Ambassador Mrs. Shpresa Kureta received in a meeting the Commander of the Albanian Special Operations Forces

The Ambassador of Albania in Poland, Mrs. Shpresa Kureta, received in a meeting the Commander of the Albanian Special Operations Forces, Lieutenant Colonel Ajet Jata, who participated in the International Symposium of Special Operations Forces (GSOF), held in Warsaw, Poland. The meeting was also attended by the Military Attaché, Colonel Dilaver Hoxha, and the First Secretary of Embassy, Mr. Shkëlzen Macukulli.

Ambassador Mrs. Shpresa Kureta meets with Polish Foreign Minister Zbigniew Rau

On 19 March 2021, the Ambassador of the Republic of Albania, Mrs. Shpresa Kureta met with the Minister of Foreign Affairs of the Republic of Poland, H.E. Zbigniew Rau. During the meeting was discussed, Albania's European integration process and praised Poland's unwavering support for it, holding the 3rd Session of the Tirana Conference, as well as political and economic issues of mutual interest. Ambassador Mrs. Shpresa Kureta praised Poland's support on the reconstruction process after the earthquake that hit Albania on 26 November 2019, as well as the support shown during the Covid-19 pandemic.

Spotkanie Marszałek Sejmu z Ambasador Albanii

Ambasador Albanii w Polsce Shpresa Kureta złożyła we wtorek 16 marca wizytę u marszałek Sejmu Elżbiety Witek. Spotkanie poświęcone było omówieniu dotychczasowej współpracy parlamentarnej. Poruszona została także kwestia europejskich aspiracji Albanii i innych partnerów z Bałkanów Zachodnich.

Meeting with Polish counterpart/Xhaçka: Integration of the Western Balkans, strategic importance for the EU

Minister for Europe and Foreign Affairs, Olta Xhaçka, this Friday had an online meeting with the Minister of Foreign Affairs of the Republic of Poland, Zbigniew Rau.

Independence Day

Independence Day (Albanian: Dita e Pavarësisë) is an annual public holiday in Albania on November 28th each year. If the holiday falls on a Saturday or Sunday, it will be observed on the following Monday. This is Albania's National Day and commemorates the date when Albania proclaimed its independence from the Ottoman Empire in 1912. It is the first day of a two-day holiday period as Independence Day is always followed by on 29 November 29th. History of Albanian Independence Day At the start of the fifteenth century, the Ottoman Empire was expanding into South-Eastern Europe, invading and controlling numerous lands ruled by local kingdoms. By 1431, the Ottomans ruled most of modern-day Albania. In 1443, a local revolt was led by a deserter from the Ottomans called Skanderbeg. His heroic military campaigns to defend Albania against the might of the Ottoman Empire meant that he became a national hero to the Albanians. It is often said that Skandberg's stand against the Ottomans may have prevented further expansion by the empire into more western regions of Europe. Following Skanderbeg's death, Albania fell back under Ottoman control in 1479 and it remained a part of the Ottoman Empire until just before the start of the first world war. In the late nineteenth century, a wave of desire for nationhood had been sweeping across Eastern Europe and while Albania enjoyed a privileged position within the empire, it too was stirred into the various uprising against Ottoman rule. With the Ottomans having been weakened by the defeat in the Balkan Wars, an Albanian uprising of 1912 led to the proclamation of independence by Ismail Qemali, the leader of the Albanian national movement, on November 28th 1912. Independence Day is marked by a festive parade in Tirana, the capital.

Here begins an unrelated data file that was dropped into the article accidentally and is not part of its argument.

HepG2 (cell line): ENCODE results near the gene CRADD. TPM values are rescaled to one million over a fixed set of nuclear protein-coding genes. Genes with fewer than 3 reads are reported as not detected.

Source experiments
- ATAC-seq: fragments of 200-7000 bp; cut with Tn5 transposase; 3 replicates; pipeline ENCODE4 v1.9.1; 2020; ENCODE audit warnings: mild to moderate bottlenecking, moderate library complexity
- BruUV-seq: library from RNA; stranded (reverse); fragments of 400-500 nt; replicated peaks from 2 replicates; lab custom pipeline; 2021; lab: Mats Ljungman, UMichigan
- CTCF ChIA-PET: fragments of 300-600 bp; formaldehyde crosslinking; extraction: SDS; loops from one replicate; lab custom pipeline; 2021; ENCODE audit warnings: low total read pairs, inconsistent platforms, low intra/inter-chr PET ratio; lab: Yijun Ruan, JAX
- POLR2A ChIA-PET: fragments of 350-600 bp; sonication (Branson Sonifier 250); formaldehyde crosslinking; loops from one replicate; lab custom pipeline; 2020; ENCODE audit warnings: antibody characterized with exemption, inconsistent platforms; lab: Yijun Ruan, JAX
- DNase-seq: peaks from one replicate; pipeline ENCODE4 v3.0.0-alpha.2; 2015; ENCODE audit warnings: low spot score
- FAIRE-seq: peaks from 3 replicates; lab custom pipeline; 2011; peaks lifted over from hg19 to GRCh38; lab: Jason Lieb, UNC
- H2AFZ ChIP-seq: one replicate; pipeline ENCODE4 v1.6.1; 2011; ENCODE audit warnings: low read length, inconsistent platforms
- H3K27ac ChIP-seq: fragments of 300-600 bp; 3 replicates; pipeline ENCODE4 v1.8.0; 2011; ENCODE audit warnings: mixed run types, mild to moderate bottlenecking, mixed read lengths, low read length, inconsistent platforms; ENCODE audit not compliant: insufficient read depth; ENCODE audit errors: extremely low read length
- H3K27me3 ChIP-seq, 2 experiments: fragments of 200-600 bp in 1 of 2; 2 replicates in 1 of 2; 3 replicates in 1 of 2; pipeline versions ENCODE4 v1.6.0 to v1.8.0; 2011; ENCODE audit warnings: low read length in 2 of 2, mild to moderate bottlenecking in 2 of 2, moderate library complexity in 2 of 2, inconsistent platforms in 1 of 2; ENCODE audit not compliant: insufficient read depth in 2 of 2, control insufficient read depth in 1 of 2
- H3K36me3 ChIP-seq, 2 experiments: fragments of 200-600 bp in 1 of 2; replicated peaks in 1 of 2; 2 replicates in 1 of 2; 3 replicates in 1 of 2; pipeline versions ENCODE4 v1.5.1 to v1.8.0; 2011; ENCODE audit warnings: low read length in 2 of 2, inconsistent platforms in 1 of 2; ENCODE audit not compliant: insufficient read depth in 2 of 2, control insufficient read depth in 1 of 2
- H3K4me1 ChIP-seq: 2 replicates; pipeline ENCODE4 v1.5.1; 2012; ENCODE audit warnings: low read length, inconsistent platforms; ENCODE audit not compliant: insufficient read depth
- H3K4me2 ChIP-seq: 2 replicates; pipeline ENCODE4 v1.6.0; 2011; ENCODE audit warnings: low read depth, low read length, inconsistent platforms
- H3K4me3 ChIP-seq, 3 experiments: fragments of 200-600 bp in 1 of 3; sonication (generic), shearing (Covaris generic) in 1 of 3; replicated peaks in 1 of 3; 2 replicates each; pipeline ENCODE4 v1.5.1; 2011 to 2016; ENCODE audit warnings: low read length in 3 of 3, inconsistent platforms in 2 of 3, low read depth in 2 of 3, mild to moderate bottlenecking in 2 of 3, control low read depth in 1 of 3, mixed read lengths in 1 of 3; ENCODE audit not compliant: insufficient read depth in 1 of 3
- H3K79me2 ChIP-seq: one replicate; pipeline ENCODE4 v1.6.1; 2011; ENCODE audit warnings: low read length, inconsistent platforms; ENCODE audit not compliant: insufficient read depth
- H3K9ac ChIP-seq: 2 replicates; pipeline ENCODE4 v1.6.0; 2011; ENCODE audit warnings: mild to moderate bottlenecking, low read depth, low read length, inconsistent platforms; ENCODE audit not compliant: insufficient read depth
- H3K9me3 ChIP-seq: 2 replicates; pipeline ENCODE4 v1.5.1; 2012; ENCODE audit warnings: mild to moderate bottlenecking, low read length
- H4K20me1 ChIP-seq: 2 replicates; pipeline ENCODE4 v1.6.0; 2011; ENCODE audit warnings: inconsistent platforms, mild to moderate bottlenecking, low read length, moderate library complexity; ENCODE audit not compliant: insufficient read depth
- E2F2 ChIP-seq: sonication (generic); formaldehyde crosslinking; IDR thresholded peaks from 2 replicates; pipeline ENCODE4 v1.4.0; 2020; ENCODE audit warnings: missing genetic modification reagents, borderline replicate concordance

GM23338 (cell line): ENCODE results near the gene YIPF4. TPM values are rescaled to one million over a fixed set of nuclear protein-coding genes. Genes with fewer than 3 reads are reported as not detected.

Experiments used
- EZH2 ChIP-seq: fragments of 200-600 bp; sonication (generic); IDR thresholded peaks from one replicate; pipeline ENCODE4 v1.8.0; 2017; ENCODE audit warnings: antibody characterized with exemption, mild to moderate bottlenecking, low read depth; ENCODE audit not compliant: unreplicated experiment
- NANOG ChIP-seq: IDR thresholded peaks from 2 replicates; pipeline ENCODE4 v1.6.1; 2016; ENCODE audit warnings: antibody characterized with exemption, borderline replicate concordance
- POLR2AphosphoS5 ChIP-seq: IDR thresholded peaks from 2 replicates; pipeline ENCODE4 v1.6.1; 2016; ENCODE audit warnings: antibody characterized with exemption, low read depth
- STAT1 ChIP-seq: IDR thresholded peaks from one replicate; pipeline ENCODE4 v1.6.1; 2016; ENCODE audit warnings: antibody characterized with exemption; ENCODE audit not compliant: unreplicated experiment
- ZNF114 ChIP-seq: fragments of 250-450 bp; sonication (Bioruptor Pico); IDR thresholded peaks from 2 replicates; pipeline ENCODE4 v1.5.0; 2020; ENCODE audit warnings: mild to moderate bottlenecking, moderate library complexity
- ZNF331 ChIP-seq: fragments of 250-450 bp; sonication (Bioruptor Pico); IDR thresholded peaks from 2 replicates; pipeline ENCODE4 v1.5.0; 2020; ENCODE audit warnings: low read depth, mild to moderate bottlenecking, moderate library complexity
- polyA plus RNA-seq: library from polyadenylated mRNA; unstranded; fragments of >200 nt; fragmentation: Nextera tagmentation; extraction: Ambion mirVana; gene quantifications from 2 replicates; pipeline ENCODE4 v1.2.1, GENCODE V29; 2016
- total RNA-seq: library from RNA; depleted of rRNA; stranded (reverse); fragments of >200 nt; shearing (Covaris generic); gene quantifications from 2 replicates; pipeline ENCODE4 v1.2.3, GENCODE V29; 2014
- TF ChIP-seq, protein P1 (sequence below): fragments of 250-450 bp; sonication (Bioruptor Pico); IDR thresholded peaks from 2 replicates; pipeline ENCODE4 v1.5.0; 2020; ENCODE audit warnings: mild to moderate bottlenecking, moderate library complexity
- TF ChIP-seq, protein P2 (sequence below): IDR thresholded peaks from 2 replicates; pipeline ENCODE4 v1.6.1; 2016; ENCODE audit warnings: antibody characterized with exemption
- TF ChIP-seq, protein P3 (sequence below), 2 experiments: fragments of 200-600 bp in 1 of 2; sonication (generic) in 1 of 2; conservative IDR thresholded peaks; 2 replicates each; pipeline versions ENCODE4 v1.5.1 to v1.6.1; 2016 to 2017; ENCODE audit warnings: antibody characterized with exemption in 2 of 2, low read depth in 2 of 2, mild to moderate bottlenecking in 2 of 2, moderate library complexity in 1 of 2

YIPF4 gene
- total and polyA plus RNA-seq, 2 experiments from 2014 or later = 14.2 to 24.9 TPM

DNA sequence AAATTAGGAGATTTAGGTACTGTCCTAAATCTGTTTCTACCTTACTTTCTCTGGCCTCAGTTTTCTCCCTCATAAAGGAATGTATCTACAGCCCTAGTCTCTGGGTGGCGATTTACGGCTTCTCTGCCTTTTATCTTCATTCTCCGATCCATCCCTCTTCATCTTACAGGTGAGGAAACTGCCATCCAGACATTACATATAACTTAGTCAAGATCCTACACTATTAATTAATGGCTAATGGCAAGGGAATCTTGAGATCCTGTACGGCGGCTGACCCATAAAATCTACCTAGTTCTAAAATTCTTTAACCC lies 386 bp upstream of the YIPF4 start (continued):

The newly-appointed Republic of Albania military attaché, Colonel Dilaver Hoxha, held accreditation meetings in the defense institutions of the Republic of Poland

On September 23 and 25, 2020, Colonel Dilaver Hoxha, the newly-appointed military attaché, conducted the accreditation tour in the main institutions of defense of the Republic of Poland. At the Ministry of Defense, the reception was hosted by Mrs. Anna Kostiuk, Director of the Department of Military Foreign Affairs, followed by a meeting with the First Deputy Chief of General Staff of the Polish Armed Forces, Lieutenant General, Mikutel Tadeusz.

Minister kultury prof. Piotr Gliński spotkał się z minister kultury Albanii

Polsko-albańska współpraca w obszarze kultury oraz kwestia ewentualnego dalszego wsparcia po tragicznym trzęsieniu Ziemi w Albanii – m.in. o tym rozmawiali dziś wicepremier, minister kultury prof. Piotr Gliński oraz minister kultury Albanii Elva Margariti. Celem wizyty minister Margariti w Polsce jest udział w spotkaniu Gremiów Europejskiej Sieci Pamięć i Solidarność (ESPS), które rozpocznie się 6 lutego 2020 roku w Warszawie i potrwa 2 dni. Albania od 2015 roku posiada status kraju-obserwatora Sieci. Spotkanie ministrów kultury Polski i Albanii odbyło się w siedzibie Ministerstwa Kultury i Dziedzictwa Narodowego.

Ambassador Mrs. Shpresa Kureta meets with Deputy Marshal of the Sejm, Mr. Ryszard Terlecki

On 30 January 2020, the Ambassador of the Republic of Albania, Mrs. Shpresa Kureta held a meeting with the Deputy Marshal of the Sejm, Mr. Ryszard Terlecki. Ambassador Kureta and Deputy Marshall of the Sejm, discussed on the visit of Mr. Terlecki to Albania, the possibilities of cooperation in the tourism sector, which was agreed to be an added value in the relations between Albania and Poland.

Skanderbeg's film projected at the University of Warsaw

On 24 January 2020, on the International Day of Education, at the University of Warsaw was projected ​ the film on the Albanian National Hero, Gjergj Kastrioti-Skanderbeg. This event was organized by the Student's Club of the Chair of Eastern European Studies and the Associate Professor, Mr. Rigels Halili, supported by the Embassy of the Republic of Albania, aiming at bringing Polish students of the University of Warsaw closer to the history of the Albanian National Hero and their awareness on the earthquake that affected Albania on 26 November 2019, for which a fundraising initiative was undertaken by the students, called "Gur Gur bëhet Mur"​.

Solidary Albania

Ministry for Europe and Foreign Affairs invites Albanians at home and abroad, partners, associations and businesses, to offer their contribution in this moment of solidarity to the families and citizens in need, who were affected by the earthquake. #ShqipëriaSolidare. To help all the families, affected by November, 26th earthquake, several bank accounts were made available by the Government of Albania.

President Duda attends the Brdo-Brijuni Process’ Summit in Tirana

President Meta held a meeting with President of Poland, Andrzej Duda

Ambassador Mrs. Kureta attends the inauguration ceremony of the President of Ukraine, Volodymyr Zelenskiy